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San Diego home price down annually for first time in 7 years

San Diego Union Tribune logo San Diego Union Tribune 9/25/2019 By Phillip Molnar, The San Diego Union-Tribune

San Diego County’s median home price in August was down annually for the first time in seven years, albeit a small reduction, real estate tracker CoreLogic said Wednesday.

The median price of $584,000 was down 0.1 percent from the same time last year at $584,500. The last time prices were down year-over-year was March 2012.

On the flip side, there were signs the housing market was picking up in August. There were 3,835 home sales, up 1.9 percent from the same time last year. That’s after annual sale declines for the majority of the year.

San Diego County is not alone in the slowdown, with sluggish price gains across the nation — especially in high cost markets — for most of the year. Analysts have cited affordability constraints, changes in the tax code and comparatively slower wage growth as reasons.

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Mark Goldman, a real estate analyst with C2 Financial Group, said the numbers were a bit surprising given that August is peak buying season. However, he said affordability pressure in San Diego County will likely lead to what he considered more sustainable price gains, but not a major drop in the market.

“Prices leveling off are something to keep an eye on, but not a reason to panic,” he said. “Will prices plummet? I don’t think so.”

Lower interest rates did not seemingly stimulate the market. Goldman said lower rates typically mean there is concern about the economy, so it’s not always a reason to celebrate.

The rate for a 30-year, fixed rate mortgage was 3.62 percent in August, said Freddie Mac, down from 4.55 percent at the same time last year.

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Gary Kent, a La Jolla-based real estate agent, said he hasn’t heard a ton of excitement from buyers about lower interest rates. Probably making it easier for some agents, Kent said sellers are becoming more aware that price gains have slowed a bit.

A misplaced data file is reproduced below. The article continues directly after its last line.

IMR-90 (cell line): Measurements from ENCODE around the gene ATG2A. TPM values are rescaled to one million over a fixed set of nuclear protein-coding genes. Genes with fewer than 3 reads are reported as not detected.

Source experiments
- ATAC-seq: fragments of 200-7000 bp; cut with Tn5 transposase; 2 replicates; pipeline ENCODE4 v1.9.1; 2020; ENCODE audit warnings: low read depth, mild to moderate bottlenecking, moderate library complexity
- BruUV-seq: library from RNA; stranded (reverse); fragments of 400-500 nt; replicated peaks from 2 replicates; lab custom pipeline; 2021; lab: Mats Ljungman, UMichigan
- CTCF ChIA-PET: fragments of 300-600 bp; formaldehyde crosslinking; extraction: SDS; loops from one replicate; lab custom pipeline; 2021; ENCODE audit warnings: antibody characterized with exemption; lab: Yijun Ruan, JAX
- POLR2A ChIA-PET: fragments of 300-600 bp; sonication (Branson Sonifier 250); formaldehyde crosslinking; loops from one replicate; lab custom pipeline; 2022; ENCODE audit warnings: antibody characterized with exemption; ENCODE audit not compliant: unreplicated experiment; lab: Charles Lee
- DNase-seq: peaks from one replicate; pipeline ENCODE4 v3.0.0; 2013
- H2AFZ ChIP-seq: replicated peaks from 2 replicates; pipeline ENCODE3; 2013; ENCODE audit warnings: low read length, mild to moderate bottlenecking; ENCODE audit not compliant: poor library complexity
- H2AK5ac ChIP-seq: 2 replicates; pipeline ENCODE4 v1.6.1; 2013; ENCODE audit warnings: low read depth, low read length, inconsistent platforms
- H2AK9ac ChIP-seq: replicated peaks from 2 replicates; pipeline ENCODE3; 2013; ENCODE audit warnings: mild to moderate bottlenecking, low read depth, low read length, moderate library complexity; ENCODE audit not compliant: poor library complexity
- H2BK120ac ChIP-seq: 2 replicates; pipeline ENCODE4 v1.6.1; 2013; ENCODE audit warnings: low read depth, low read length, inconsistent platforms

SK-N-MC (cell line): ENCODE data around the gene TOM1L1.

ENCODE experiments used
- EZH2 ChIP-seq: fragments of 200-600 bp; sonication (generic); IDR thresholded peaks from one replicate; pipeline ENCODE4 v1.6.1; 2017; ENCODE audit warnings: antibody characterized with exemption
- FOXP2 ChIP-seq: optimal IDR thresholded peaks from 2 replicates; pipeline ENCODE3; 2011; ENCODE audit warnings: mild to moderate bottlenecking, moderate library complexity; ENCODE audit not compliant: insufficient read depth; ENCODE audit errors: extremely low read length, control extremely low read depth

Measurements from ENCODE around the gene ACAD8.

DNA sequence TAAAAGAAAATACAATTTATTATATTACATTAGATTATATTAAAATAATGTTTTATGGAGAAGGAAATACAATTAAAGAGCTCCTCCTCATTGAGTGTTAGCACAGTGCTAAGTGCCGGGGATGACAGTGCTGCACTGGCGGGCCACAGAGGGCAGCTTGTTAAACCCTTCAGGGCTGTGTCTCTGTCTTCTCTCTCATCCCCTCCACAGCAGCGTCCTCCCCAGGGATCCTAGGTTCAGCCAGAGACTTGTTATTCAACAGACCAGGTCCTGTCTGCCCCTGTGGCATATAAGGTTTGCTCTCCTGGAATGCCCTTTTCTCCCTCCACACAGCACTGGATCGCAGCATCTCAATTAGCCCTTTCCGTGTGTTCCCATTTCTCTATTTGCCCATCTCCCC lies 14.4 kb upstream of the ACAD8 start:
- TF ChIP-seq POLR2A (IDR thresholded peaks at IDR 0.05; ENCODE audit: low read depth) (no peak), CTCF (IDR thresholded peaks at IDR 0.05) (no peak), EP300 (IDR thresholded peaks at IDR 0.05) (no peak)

"(The market) is not too cold, it’s not too hot. It’s right in the middle,” he said. “There are some people that are saying they will buy when the market crashes. I think they are going to be disappointed.”

There are signs the housing market will start to pick up steam in the coming months, said Chris Thornberg, economist and founding partner of Beacon Economics. He said prices would be the last thing to change in a market already stimulated by low interest rates. He said there are already signs showing a turn, especially with national home sales being up.

“By the end of the year, price growth is going to be up again and next year it will be a very healthy number,” he said. “It is all driven by the fact that these interest rates are low and giving a lot of life to the market.”

Here’s how August’s numbers broke down by home type:

Resale single-family homes: Median price of $630,000, down from peak of $649,000 in June. There were 2,403 sales, 81 more than August 2018.

Resale condos: Median price of $440,000, a new all-time peak. There were 1,103 condo sales, four fewer than the same time last year.

Newly built homes: Median price of $710,000, down from all-time high of $812,500 in October 2018. There were 329 sales, seven fewer than August 2018.

After months of growing inventory, it appears the number of homes for sale is back on a downward path. There were 6,738 homes listed for sale in August, said the Greater San Diego Association of Realtors, down from 7,613 at the same time last year.

The overall median price in the six-county Southern California market, $535,000, was the same as it was last August.

San Bernardino County had the biggest price jump, up 5.3 percent to a median of $346,000. It was followed by Riverside County, up 2.6 percent to a median of $390,000; Ventura County, up 2.1 percent to a median of $599,000; and Los Angeles County up 0.7 percent to a median of $619,000.

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San Diego and Orange counties were the only places with price reductions. Orange County’s median was $719,500, down 1 percent from the same time last year.

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©2019 The San Diego Union-Tribune

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